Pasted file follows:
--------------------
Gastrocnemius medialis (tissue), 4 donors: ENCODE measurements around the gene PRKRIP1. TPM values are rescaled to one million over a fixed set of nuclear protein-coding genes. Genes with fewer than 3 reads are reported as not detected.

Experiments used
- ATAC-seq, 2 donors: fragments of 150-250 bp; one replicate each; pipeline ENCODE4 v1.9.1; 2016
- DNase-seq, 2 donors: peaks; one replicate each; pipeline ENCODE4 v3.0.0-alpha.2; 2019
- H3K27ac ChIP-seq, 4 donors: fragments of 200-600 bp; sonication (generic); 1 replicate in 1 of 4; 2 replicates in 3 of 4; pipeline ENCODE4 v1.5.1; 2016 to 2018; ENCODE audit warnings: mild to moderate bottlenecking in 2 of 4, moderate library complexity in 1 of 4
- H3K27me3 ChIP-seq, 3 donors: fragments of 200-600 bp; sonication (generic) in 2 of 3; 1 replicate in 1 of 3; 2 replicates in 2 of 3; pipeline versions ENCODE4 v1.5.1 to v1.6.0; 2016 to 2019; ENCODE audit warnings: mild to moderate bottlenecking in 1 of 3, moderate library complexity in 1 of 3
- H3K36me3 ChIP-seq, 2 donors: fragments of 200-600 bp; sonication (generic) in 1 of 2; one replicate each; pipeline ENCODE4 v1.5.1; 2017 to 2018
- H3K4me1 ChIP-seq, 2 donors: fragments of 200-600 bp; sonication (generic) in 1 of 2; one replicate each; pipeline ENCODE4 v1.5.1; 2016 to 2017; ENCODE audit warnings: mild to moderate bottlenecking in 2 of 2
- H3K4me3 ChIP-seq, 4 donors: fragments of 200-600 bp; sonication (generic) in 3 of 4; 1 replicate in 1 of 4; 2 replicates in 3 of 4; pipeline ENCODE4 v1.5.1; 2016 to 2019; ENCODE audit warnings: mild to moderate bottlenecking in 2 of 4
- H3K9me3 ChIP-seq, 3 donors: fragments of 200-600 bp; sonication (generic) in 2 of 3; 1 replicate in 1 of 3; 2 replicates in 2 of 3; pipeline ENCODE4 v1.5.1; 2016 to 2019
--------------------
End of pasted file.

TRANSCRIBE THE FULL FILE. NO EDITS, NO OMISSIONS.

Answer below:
Gastrocnemius medialis (tissue), 4 donors: ENCODE measurements around the gene PRKRIP1. TPM values are rescaled to one million over a fixed set of nuclear protein-coding genes. Genes with fewer than 3 reads are reported as not detected.

Experiments used
- ATAC-seq, 2 donors: fragments of 150-250 bp; one replicate each; pipeline ENCODE4 v1.9.1; 2016
- DNase-seq, 2 donors: peaks; one replicate each; pipeline ENCODE4 v3.0.0-alpha.2; 2019
- H3K27ac ChIP-seq, 4 donors: fragments of 200-600 bp; sonication (generic); 1 replicate in 1 of 4; 2 replicates in 3 of 4; pipeline ENCODE4 v1.5.1; 2016 to 2018; ENCODE audit warnings: mild to moderate bottlenecking in 2 of 4, moderate library complexity in 1 of 4
- H3K27me3 ChIP-seq, 3 donors: fragments of 200-600 bp; sonication (generic) in 2 of 3; 1 replicate in 1 of 3; 2 replicates in 2 of 3; pipeline versions ENCODE4 v1.5.1 to v1.6.0; 2016 to 2019; ENCODE audit warnings: mild to moderate bottlenecking in 1 of 3, moderate library complexity in 1 of 3
- H3K36me3 ChIP-seq, 2 donors: fragments of 200-600 bp; sonication (generic) in 1 of 2; one replicate each; pipeline ENCODE4 v1.5.1; 2017 to 2018
- H3K4me1 ChIP-seq, 2 donors: fragments of 200-600 bp; sonication (generic) in 1 of 2; one replicate each; pipeline ENCODE4 v1.5.1; 2016 to 2017; ENCODE audit warnings: mild to moderate bottlenecking in 2 of 2
- H3K4me3 ChIP-seq, 4 donors: fragments of 200-600 bp; sonication (generic) in 3 of 4; 1 replicate in 1 of 4; 2 replicates in 3 of 4; pipeline ENCODE4 v1.5.1; 2016 to 2019; ENCODE audit warnings: mild to moderate bottlenecking in 2 of 4
- H3K9me3 ChIP-seq, 3 donors: fragments of 200-600 bp; sonication (generic) in 2 of 3; 1 replicate in 1 of 3; 2 replicates in 2 of 3; pipeline ENCODE4 v1.5.1; 2016 to 2019